Updated December 2020
Water is everywhere, but it is not distributed for use evenly across the province. Climatic conditions, geology, nearby water users, and environmental flow requirements for rivers, lakes, and wetlands can limit water availability.
On this page, we discuss the following:
- how water is allocated in Alberta
- surface water availability and allocations
- groundwater availability and allocations
- nonsaline water use
Water allocations represent the maximum volume of nonsaline water that can be diverted under existing Water Act licences. What the allocations are used for depends on the type of development in that particular area. For example, agriculture operations occur largely in the southern and central portions of Alberta, and oil sands development occurs predominantly in the northeast. Enhanced oil recovery is currently active across much of Alberta.
When energy companies apply to use nonsaline water, they must state the maximum volume of water that will be needed on an annual basis to sustain their project throughout its entire life cycle. Companies determine the maximum annual volume based on the year with the highest water demand during the project’s life cycle, as well as a buffer for contingencies. This means that the actual water use will be less than the allocated maximum annual volume during years of low water demand.
Due to the need for large volumes of nonsaline water, oil sands mining is allocated the most nonsaline water in the energy sector (68 per cent), followed by hydraulic fracturing (11 per cent), enhanced oil recovery (8 per cent), and in situ operations (6 per cent). The remaining water (7 per cent) is allocated for other purposes to support energy development, such as pipeline integrity testing and hydrocarbon processing.
The maps on this page show the proportion of surface and groundwater available and allocated (as a percentage) to all sectors in Alberta. The data are shown at a watershed scale known as a hydrologic unit code 8 (HUC 8). This classification is based on a system developed by the United States Geological Survey (USGS) that divides an area into smaller and smaller hydrologic units, and that was adapted by the Government of Alberta for use in Alberta. The province has four HUCs, from coarsest to finest level: HUC 2, 4, 6 and 8.
Surface water refers to water that is on the land surface, such as water in rivers, lakes, and wetlands. Its availability is estimated based on the annual average volume of surface runoff (runoff from both rain and snowmelt). The runoff volume reflects the natural state of watersheds and rivers and does not account for flow regulation structures, such as dams.
The local surface water availability values do not include runoff from upstream watersheds that contribute to the local HUC 8. However, this information is important when determining the total surface water available within the local HUC 8, and therefore is included in the cumulative surface water availability data.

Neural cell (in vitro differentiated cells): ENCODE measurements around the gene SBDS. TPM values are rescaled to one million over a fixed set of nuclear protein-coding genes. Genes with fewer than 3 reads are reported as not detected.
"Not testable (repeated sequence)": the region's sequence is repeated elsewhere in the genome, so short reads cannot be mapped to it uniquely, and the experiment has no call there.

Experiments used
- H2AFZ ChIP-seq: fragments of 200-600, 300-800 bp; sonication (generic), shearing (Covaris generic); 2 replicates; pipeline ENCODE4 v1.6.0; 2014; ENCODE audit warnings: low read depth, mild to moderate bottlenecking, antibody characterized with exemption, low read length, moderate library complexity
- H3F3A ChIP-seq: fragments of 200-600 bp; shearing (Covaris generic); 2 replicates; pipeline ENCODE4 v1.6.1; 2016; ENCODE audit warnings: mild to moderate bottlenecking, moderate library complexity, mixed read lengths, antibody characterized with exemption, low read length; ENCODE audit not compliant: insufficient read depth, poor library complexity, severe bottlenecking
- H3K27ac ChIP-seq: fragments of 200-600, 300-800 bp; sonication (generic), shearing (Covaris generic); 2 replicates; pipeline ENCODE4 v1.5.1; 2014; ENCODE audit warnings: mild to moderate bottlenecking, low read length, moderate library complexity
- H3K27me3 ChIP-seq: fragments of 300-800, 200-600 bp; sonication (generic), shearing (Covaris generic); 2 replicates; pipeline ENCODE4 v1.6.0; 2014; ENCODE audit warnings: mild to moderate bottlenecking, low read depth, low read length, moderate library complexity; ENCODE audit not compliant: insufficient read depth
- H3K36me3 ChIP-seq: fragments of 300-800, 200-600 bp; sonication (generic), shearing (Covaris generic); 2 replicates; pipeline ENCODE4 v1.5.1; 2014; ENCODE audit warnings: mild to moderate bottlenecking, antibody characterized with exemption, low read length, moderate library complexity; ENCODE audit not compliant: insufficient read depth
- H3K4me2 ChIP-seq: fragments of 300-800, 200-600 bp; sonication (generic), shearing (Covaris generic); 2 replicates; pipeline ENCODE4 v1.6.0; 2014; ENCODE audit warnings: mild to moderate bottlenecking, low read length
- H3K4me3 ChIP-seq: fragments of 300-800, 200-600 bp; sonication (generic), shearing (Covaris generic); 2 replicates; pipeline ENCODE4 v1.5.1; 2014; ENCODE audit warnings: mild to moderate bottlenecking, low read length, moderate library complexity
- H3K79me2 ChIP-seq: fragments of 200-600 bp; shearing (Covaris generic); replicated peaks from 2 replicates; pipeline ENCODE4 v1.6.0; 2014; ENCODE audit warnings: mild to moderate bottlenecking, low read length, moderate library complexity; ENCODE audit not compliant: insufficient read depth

Water availability information is based on Agriculture Agri-Food Canada (AAFC) Annual Unit Runoff in Canada – 2013.
Groundwater availability is based on the average volume of water from rainfall and snowmelt that enters, or recharges, the groundwater system within 150 m of the surface. After moving through the groundwater system, much of this water eventually replenishes surface water bodies, such as lakes, rivers, and wetlands. Groundwater availability in the deeper part of the groundwater system has not been assessed at this point. This deeper groundwater is generally over 1000 years old and not recharged by local precipitation events.
Groundwater allocations represent the maximum volume of groundwater that is licensed for diversion. Groundwater allocations are split into two groups because availability is only determined for the shallow part of the groundwater system. The first group is allocations from water wells in the sediments above bedrock and in the bedrock within 150 m of the ground surface. These allocations are compared to availability. The second group is allocations from water wells in the bedrock that are more than 150 m deep. These allocations are not compared to groundwater availability.
Comparing groundwater availability to groundwater allocation helps identify areas where allocations exceed availability, which can then be further investigated. For example, in northeast Alberta, the watersheds that contain most of the oil sands mines show more groundwater allocation than availability. A closer review reveals that this is because the groundwater level (or water table) must be lowered in order to dig and maintain the open pit mines. The water that is removed is considered a groundwater allocation and exceeds the volume of water entering the groundwater system.
While data on groundwater allocation is available across the entire province, availability information has not yet been determined for areas in northern Alberta or the Cold Lake–Beaver River basin. Where groundwater availability has not yet been determined, the proportion allocated will show that availability is not yet mapped. Updates to groundwater availability will be included as it becomes available from the Alberta Geological Survey.
This map shows the actual use of nonsaline water in Alberta in 2019 (as opposed to the above maps that show allocations) to extract oil, gas, and bitumen based on HUC 8 areas.